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  First Thoughts

    Dan Gilmore


    Supply Chain Digest


Aug. 9, 2018

Supply Chain News: Smart Ideas for Reducing Transport Costs

From Trade Off Curves to Better Connecting Transportation to Procurement, We Outline Savings Opportunities

We are obviously in what may be unprecedented period of rising transportation costs. The Cass Linehaul Index, which measures US truckload rates, was up 9.5% year-over-year in June – the largest monthly jump in the history of the index since its inception in January 2005. That broke the previous record of a 9% jump just before that in May.

What's more, rising oil and diesel costs are adding a double whammy to shippers. Many prominent companies are citing rising transportation costs as putting real pressure on the bottom line.

Just getting capacity is a parallel issue, with shippers reporting they might have to tender to more than a dozen carriers to get one acceptance – if they can get one at all.

Gilmore Says....

Lots of companies claim to be interested in being the shipper of choice, but for many if not most, it's just lip service.

What do you say?

Click here to send us your comments

So what can shippers do? Below is a list of ideas, combining some maybe obvious ones with some more out of the box thinking, in some cases as noted coming from others.

Dust off the Trade Off Curves: Every company is operating along some trade off curve(s) that classically balances transportation costs versus inventory and/or service. Where are you on the curve, and should you move along it towards say more inventory, lower transport costs? Time to get out the textbooks.

Get a Real TMS: Repeating what I and I am sure many others said in the 2004-05 era, if you can't justify a new, upgraded TMS now, something isn't right. And the availability to access every TMS today on the Cloud means much faster time to benefit, and much less IT disruption and need for those scarce resources.

Good enough is no longer good enough. From load consolidation to optimal routing (note even UPS keeps upgrading its routing technology) to automated tendering and more, a quality TMS is simply a competitive necessity.

Model Your Network:
If your logistics network is even moderately complex, modeling your network provides enormous opportunities to analyze operations and flows to look for freight savings opportunities. It also enables the ability to rapidly answer questions as needs/opportunities change.

Such modeling can come from a formal supply chain network design tool (e.g., LLamasoft) or custom model creation, from someone like my friend Dr. Mike Watson and his firm OpEx Analytics, among others.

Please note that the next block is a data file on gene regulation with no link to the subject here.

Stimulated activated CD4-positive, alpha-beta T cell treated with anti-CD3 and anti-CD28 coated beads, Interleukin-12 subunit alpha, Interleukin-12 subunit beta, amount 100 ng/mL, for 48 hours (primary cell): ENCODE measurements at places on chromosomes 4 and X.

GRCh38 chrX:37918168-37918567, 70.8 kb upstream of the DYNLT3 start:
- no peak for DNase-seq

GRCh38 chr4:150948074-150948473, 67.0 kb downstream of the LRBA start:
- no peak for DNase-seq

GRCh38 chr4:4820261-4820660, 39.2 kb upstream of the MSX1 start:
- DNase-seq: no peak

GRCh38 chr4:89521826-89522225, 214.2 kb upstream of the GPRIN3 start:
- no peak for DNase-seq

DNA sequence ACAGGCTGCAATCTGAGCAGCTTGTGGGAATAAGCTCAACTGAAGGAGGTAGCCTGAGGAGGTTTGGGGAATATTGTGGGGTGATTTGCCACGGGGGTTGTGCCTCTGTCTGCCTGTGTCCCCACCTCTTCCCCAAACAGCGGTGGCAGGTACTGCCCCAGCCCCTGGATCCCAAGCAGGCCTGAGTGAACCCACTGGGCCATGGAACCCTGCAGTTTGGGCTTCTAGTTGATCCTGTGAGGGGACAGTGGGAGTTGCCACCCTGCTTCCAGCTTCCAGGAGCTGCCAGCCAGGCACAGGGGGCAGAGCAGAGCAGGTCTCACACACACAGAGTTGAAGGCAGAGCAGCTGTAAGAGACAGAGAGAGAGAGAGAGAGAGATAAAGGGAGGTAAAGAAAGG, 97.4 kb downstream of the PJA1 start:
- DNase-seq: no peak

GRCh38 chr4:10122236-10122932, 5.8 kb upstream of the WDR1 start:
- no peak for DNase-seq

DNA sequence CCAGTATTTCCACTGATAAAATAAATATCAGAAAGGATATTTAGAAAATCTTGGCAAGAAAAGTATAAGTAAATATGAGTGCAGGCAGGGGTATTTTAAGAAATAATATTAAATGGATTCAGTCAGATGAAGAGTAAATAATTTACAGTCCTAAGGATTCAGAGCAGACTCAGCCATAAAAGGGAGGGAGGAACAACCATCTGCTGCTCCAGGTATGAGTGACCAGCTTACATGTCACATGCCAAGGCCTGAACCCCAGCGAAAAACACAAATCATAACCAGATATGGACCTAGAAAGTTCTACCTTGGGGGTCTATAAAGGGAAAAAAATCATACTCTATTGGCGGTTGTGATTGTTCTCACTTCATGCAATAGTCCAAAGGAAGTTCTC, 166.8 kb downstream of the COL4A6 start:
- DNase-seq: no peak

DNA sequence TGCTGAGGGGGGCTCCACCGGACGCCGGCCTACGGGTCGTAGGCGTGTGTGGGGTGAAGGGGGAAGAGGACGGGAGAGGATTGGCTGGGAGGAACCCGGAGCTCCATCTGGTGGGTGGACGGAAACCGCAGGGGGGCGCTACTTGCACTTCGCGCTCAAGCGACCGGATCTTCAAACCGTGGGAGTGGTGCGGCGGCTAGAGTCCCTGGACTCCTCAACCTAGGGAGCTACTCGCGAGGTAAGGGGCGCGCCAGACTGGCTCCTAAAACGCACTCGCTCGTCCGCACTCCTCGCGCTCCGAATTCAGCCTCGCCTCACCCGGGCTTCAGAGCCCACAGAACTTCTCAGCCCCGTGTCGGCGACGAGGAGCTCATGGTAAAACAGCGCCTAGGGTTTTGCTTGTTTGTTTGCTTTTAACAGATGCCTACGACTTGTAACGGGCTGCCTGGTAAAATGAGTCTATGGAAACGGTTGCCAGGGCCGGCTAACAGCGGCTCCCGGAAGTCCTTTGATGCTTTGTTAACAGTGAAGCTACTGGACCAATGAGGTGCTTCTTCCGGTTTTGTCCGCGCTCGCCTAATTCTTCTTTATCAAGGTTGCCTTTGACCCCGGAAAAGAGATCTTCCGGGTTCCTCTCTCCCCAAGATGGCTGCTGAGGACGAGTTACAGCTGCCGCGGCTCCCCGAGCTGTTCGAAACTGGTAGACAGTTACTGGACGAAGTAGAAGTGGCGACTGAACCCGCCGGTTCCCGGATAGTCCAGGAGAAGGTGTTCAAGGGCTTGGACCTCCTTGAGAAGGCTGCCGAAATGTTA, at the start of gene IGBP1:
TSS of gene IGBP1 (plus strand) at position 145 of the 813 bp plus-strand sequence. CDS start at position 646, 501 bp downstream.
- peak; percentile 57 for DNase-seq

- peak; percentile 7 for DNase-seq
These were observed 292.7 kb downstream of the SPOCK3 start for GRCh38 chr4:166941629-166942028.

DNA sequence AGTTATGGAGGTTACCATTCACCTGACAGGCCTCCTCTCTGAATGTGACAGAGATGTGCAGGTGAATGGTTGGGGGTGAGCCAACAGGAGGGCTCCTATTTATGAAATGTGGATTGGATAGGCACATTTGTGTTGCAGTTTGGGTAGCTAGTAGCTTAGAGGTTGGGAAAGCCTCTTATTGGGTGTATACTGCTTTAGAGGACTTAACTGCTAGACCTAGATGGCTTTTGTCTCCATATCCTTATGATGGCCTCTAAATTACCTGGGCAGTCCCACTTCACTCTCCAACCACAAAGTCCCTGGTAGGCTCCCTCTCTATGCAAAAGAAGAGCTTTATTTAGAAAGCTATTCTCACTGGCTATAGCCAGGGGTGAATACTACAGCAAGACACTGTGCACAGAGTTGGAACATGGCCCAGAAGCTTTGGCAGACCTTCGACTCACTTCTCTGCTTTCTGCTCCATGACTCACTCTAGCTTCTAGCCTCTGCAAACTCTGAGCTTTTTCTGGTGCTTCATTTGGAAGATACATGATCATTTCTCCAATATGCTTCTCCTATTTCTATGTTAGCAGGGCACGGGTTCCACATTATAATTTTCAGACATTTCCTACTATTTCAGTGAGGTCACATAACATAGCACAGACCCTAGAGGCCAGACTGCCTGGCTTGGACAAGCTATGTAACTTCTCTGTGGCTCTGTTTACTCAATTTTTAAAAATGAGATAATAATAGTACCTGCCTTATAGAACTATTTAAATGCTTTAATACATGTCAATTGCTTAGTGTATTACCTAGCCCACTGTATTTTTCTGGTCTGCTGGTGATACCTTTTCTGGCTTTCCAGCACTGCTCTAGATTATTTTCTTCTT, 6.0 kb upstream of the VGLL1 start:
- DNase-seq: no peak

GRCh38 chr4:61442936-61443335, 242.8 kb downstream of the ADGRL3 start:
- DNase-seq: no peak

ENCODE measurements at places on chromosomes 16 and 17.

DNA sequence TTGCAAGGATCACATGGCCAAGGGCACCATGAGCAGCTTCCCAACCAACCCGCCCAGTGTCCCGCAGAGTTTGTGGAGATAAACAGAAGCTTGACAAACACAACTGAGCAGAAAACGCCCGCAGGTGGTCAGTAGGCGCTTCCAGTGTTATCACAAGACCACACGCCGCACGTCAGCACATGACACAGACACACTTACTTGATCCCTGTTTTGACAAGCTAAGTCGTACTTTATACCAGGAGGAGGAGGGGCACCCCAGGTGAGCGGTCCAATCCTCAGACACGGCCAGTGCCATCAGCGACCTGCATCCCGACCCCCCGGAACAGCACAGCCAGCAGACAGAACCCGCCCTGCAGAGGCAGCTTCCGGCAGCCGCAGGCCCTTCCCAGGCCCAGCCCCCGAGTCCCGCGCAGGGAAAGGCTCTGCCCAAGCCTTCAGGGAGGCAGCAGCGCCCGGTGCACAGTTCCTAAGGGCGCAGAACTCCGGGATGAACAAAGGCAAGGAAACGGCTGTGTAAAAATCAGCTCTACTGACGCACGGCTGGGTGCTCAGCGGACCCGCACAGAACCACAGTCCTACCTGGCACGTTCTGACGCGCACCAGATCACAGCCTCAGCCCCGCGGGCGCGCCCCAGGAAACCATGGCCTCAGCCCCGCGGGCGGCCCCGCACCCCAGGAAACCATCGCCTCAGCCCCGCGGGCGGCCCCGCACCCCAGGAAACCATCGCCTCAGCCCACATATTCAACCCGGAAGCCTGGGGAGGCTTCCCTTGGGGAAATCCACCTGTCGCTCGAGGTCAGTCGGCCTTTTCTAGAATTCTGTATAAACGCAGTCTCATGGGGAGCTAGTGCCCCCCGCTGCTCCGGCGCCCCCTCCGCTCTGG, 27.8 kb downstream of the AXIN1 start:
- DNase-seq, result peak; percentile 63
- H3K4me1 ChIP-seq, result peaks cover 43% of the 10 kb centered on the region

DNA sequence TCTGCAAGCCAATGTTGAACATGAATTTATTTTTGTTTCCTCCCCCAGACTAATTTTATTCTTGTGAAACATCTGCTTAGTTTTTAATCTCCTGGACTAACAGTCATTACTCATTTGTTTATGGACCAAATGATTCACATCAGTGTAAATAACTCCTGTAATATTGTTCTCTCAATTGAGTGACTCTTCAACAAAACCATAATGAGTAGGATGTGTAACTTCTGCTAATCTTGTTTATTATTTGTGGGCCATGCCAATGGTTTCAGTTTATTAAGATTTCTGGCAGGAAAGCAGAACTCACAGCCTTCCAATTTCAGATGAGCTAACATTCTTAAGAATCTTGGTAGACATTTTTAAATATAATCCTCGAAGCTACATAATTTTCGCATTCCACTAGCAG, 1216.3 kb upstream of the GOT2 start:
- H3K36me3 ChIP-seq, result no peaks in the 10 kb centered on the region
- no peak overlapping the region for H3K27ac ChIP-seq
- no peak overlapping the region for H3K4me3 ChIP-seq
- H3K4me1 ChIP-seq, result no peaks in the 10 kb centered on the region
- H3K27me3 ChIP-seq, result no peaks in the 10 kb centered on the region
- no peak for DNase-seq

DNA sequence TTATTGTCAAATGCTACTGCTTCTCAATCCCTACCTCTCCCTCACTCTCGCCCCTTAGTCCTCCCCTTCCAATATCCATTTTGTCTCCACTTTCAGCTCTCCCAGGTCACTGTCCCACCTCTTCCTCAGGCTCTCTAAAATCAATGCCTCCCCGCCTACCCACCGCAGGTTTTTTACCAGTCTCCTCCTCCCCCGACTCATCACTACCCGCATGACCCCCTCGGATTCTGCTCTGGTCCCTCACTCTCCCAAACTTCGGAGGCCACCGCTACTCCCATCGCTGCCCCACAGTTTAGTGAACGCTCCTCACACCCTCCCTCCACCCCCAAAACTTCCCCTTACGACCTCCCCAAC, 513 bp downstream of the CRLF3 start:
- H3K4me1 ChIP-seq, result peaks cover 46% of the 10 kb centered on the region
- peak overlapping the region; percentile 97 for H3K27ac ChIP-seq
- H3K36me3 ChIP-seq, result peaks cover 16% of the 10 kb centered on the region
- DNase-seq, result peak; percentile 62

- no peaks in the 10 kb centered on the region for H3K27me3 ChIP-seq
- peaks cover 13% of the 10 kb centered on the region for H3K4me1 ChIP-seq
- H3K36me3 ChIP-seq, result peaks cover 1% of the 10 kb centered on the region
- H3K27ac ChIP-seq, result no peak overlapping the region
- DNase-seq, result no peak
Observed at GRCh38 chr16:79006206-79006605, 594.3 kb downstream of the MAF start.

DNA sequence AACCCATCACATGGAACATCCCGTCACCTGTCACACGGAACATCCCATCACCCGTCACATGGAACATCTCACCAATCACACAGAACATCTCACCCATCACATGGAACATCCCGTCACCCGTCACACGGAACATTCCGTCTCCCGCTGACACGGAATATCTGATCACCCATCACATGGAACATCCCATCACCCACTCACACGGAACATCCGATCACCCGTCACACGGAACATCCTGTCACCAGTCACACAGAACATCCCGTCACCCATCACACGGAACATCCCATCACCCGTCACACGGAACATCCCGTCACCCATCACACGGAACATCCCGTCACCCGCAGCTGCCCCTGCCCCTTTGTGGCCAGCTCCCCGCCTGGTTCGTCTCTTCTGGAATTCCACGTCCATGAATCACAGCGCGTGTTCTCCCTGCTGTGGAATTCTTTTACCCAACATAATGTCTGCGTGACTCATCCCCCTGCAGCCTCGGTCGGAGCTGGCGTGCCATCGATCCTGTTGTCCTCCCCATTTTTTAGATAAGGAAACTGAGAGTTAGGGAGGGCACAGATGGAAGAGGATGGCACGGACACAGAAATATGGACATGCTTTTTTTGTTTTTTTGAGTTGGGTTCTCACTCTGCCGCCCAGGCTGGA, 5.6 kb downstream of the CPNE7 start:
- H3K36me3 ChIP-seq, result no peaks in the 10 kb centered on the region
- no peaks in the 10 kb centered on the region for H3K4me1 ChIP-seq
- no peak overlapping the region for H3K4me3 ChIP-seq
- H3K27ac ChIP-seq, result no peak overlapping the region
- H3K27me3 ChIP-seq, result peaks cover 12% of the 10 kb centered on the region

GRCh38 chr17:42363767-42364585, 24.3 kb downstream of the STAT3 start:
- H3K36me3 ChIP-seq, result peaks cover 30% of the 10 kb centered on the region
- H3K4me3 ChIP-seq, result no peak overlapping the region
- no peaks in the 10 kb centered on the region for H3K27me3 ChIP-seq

Such modeling has moved from a nice to have to a must have. If you haven't done it, you are missing opportunities.

Mine Your Data: While things are certainly better today for many shippers than just a few years ago, few companies still well mine and leverage what is usually mounds of data to look for opportunities and just as importantly where dollars are leaking out of the system.

For example, a major consumer goods company recently found several sources of leakage from rates as achieved through a carrier bid optimization process to what was actually achieved in actual execution, and closed many of those holes.

Get More Freight on Each Truck: The reality is that few companies fully maximize their loading capacities. This is for a variety of reason, including a lack of technology. A company such as Warehouse Optimization optimizes pallet builds and then full truck loading in a way that maximizes available trailer cube, generating savings of 4-8%.

More Consistently Execute According to Plan: Do you track what percent of outbound are executed according to plan? My experience is that many don't, and that this leads to extra costs. There can be a variety of reasons, from changed/cancelled orders to lack of process discipline. But as with most such measurement, simply focusing on the metric will likely bring improvement in the results.

Trading Partner Collaboration: While, depending on the sector, there is a fair amount of supplier-customer collaboration going on out there, I think we can all agree there is room for a lot more, which can take transportation costs out for almost free.